Have a great year, good students, lots of chuckles—and don’t fall off your pedistool.
Robert Pondiscio’s article “How We Make Teaching Too Hard for Mere Mortals” caught my eye this week. In it, Pondiscio summarizes the Rand Corporation research showing most American elementary and secondary teachers use “materials I developed and/or selected myself.”
Teaching is tough
I agree with Pondiscio the quality instructional materials teachers are given to work with stinks. (Pondiscio phrases that more delicately than I.)
In my teaching emphasis (secondary and post-secondary writing), free materials available for selection are presentations for lessons or units on various topics, not aids for year-long distributed practice.
I agree, too, with Pondiscio that expecting all teachers to be expert at both instructional design and classroom teaching is expecting far too much.
I also agree with Pondiscio that American education is “making a serious mistake by not paying more attention to curriculum, classroom materials, and instructional design.”
What I do question is Pondiscio’s
- equation of teacher-designed materials with pulling materials from the Internet
- divorce of instructional design from instructional delivery
Developing beats downloading
Downloading worksheets and lessons from Teachers Pay Teachers is far different from teachers developing materials for their students.
The first just looks for something on a topic to fill the class time and justify accepting a paycheck.
The second recognizes the inadequacy of the existing materials to move students toward meeting standards.
Although both may be equally good/bad at enabling learning, I’d far rather have the teacher who develops his/her own materials: That person is committed to teaching.
Teachers aren’t waiters
Pondiscio says expecting a teacher to design instructional materials and teach is ” like expecting the waiter at your favorite restaurant to serve your meal attentively while simultaneously cooking for twenty-five other people—and doing all the shopping and prepping the night before.”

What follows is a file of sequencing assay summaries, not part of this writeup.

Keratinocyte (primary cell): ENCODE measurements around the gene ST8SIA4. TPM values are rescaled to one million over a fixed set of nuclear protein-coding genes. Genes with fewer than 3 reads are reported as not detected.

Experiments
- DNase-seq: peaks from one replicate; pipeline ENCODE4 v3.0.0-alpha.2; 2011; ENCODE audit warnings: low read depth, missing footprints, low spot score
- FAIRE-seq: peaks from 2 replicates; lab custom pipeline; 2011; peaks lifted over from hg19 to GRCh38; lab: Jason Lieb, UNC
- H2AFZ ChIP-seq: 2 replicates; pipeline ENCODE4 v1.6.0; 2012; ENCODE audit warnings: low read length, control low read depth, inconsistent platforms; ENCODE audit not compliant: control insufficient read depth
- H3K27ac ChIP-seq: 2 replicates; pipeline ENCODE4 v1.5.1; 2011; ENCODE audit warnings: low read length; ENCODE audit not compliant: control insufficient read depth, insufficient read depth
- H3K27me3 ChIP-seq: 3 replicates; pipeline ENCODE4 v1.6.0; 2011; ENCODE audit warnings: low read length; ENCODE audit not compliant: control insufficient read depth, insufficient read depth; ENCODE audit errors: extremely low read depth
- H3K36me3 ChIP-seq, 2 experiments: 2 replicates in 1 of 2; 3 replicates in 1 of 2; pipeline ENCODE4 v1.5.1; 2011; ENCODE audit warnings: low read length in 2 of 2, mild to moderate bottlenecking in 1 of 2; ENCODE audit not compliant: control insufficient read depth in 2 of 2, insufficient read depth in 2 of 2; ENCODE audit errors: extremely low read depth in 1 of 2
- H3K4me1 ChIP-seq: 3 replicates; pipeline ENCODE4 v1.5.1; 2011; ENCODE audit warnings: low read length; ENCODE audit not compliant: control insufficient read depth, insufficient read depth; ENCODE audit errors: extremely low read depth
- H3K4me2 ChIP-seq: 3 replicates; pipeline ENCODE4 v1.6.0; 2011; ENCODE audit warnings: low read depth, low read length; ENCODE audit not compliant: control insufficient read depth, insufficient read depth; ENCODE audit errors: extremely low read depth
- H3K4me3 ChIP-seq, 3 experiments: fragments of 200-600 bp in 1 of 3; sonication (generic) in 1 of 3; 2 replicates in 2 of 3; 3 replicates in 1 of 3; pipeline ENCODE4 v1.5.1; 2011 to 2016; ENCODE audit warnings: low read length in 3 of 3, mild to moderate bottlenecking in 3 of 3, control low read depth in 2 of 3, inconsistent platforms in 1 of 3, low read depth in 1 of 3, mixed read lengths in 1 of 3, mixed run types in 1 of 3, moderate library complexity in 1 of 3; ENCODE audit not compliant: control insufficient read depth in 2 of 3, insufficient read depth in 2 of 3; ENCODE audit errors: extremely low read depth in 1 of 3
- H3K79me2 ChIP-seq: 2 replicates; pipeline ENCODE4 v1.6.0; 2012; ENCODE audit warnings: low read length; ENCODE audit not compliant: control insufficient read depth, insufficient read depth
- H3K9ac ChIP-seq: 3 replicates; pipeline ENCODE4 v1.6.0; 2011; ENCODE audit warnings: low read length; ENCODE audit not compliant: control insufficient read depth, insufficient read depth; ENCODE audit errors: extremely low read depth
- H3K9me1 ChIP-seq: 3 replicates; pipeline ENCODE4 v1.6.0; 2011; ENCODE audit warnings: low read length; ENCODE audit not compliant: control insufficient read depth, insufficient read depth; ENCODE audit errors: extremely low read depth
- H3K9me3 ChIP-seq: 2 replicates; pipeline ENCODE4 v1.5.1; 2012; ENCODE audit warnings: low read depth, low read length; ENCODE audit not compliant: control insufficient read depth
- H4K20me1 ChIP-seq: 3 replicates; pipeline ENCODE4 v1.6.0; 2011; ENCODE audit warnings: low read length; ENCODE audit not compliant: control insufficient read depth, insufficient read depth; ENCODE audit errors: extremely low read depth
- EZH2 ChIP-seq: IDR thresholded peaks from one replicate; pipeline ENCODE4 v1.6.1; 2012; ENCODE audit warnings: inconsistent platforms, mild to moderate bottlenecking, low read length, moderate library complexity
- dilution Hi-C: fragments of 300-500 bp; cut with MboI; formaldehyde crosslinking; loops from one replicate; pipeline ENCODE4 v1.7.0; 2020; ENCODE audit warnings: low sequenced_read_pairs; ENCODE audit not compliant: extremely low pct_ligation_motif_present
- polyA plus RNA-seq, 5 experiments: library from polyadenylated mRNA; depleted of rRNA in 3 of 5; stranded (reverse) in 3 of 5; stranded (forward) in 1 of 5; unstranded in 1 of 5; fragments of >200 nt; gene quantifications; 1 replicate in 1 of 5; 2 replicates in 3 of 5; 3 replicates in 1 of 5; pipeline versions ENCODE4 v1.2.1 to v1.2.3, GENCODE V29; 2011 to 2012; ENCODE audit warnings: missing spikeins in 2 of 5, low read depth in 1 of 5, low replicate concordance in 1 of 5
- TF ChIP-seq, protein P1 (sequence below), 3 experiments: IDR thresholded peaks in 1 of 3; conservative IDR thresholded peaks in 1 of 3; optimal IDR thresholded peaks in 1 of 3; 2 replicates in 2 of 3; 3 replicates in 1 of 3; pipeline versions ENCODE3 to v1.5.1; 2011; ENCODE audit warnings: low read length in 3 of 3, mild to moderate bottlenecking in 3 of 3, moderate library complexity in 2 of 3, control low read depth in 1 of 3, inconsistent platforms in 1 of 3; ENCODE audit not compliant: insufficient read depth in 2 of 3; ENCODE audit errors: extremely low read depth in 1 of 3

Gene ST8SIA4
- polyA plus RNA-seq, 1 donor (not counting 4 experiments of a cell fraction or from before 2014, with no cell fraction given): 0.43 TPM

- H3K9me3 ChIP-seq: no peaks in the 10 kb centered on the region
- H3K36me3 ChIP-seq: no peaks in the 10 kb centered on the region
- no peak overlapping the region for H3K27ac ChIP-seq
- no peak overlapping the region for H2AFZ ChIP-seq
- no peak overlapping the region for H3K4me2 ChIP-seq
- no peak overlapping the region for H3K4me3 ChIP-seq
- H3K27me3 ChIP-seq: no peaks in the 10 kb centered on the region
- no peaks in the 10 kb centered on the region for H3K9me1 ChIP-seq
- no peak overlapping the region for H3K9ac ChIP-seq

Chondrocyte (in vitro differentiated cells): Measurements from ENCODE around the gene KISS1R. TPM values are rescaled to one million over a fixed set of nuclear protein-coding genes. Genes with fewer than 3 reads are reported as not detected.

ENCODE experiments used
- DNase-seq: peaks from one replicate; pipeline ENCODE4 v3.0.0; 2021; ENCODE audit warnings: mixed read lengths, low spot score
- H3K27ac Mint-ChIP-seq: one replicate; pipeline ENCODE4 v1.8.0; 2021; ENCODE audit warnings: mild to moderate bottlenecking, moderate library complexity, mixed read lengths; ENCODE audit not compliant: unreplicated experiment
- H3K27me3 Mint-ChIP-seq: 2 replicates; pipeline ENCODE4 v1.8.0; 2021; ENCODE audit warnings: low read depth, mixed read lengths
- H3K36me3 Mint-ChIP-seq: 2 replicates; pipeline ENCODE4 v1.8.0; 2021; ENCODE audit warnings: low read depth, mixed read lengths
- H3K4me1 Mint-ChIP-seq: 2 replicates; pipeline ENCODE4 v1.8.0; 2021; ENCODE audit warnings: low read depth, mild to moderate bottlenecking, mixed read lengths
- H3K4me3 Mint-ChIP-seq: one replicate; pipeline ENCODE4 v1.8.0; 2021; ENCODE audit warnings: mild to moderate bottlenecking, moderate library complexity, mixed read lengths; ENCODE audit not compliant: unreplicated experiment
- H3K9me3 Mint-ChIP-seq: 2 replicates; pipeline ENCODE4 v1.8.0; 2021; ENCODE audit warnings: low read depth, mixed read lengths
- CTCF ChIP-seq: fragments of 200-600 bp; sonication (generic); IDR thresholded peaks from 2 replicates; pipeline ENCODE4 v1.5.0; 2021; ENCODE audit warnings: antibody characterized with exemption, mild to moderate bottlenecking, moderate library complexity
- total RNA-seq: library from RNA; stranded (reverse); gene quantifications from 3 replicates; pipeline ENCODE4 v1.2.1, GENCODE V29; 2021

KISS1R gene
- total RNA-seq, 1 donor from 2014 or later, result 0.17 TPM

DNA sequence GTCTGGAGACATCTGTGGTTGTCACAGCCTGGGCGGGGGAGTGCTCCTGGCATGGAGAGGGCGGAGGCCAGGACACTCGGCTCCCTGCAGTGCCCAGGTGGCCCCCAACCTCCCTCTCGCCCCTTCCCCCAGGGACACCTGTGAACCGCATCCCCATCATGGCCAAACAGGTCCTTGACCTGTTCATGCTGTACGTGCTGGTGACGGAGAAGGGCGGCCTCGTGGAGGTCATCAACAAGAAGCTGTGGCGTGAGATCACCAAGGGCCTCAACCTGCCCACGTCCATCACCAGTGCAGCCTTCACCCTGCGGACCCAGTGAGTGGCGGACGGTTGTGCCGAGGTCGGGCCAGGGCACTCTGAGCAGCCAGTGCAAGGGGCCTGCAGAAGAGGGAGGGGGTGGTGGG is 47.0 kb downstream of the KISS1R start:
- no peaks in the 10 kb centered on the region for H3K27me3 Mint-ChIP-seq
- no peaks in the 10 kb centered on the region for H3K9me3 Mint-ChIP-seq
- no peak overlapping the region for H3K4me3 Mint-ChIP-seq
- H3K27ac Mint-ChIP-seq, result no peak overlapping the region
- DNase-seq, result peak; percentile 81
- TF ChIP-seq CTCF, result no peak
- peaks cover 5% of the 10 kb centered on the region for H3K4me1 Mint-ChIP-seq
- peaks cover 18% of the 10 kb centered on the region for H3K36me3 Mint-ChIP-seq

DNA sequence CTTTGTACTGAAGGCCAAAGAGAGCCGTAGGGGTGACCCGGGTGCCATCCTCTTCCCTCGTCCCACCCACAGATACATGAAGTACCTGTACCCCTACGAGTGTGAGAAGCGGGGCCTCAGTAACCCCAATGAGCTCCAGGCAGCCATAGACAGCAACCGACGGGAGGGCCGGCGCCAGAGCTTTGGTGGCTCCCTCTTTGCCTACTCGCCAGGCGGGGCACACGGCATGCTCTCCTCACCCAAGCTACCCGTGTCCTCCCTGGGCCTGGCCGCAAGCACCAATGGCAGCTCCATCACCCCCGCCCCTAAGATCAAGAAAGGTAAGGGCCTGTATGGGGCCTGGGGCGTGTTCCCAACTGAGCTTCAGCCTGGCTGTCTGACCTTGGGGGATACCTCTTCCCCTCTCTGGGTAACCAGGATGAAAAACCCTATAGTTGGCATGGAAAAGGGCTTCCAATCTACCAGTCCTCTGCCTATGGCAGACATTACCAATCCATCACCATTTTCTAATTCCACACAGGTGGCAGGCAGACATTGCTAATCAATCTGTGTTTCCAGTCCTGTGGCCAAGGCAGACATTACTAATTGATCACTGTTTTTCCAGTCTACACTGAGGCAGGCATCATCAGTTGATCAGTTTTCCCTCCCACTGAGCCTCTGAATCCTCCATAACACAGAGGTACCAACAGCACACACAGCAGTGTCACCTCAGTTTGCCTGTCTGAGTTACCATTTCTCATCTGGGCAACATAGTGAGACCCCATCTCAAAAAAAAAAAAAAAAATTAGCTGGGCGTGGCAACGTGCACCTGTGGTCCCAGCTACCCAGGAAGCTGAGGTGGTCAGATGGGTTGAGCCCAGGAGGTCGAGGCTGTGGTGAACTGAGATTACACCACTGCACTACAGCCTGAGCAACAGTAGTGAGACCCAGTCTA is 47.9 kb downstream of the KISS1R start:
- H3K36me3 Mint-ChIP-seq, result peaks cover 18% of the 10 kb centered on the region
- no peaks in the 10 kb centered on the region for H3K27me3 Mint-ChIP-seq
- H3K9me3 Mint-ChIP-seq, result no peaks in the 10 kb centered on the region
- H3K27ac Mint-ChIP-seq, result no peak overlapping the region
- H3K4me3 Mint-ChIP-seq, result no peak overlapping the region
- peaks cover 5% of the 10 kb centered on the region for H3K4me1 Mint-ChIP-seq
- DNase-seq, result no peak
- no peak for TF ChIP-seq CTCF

That analogy has one problem: The public doesn’t regard waiters as professionals.
The public does expect the restaurant professional—the chef—to produce meals for 25 people at a time and to do all the planning, shopping, prepping, and kitchen management.
The public also expects the chef to be fully prepared to do all that from day one: That’s how the public defines a professional.
(That the public may be wrong is a topic for another day.)
Mere mortals do instructional design
Instructional design is not difficult conceptually: It is difficult operationally.
It requires enough understanding of subject matter so that the instructor can reverse engineer instruction from the goals/outcomes, such as those specified in the Common Core State Standards.
Instructional design requires enough knowledge of the subject and enough observation of learners to determine:
- what’s hard to understand
- what’s hard to learn to use appropriately
- how to help individual learners relate something in their experience to the subject matter material to be learned
Instructional design often comes down to figuring out what can be omitted from instruction so that more time can be devoted to learning.
I learned instructional design conceptually as an undergraduate psychology major; I did more study in instructional design as part of a master’s program designed to prepare school public relations staff.
I learned instructional design operationally by designing materials for teaching writing, observing how well they worked, and tweaking them to work a bit better the next time.
Is off-the-shelf best?
I see the attraction of having curricular materials ready-made for teachers. (And I’d love to get in on the money that’s going to be made doing that.)
I do not, however, see how developing materials that meet standards will produce better results faster than teaching teachers how to design their own materials so they don’t need to select lessons from Pinterest.
If it were necessary to be a polymath to do instructional design, I would not have been able to do instructional design in fields ranging from education to engineering.
Simply being competent is good enough because, as Pondiscio’s instructional design expert Marcy Stein says, instructional design is iterative: Teachers get more than one chance to improve their curricular products.